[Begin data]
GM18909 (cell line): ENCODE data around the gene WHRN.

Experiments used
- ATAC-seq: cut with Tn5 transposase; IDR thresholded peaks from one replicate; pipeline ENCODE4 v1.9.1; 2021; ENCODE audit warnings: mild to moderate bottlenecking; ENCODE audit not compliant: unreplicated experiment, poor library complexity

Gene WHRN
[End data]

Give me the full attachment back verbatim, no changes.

GM18909 (cell line): ENCODE data around the gene WHRN.

Experiments used
- ATAC-seq: cut with Tn5 transposase; IDR thresholded peaks from one replicate; pipeline ENCODE4 v1.9.1; 2021; ENCODE audit warnings: mild to moderate bottlenecking; ENCODE audit not compliant: unreplicated experiment, poor library complexity

Gene WHRN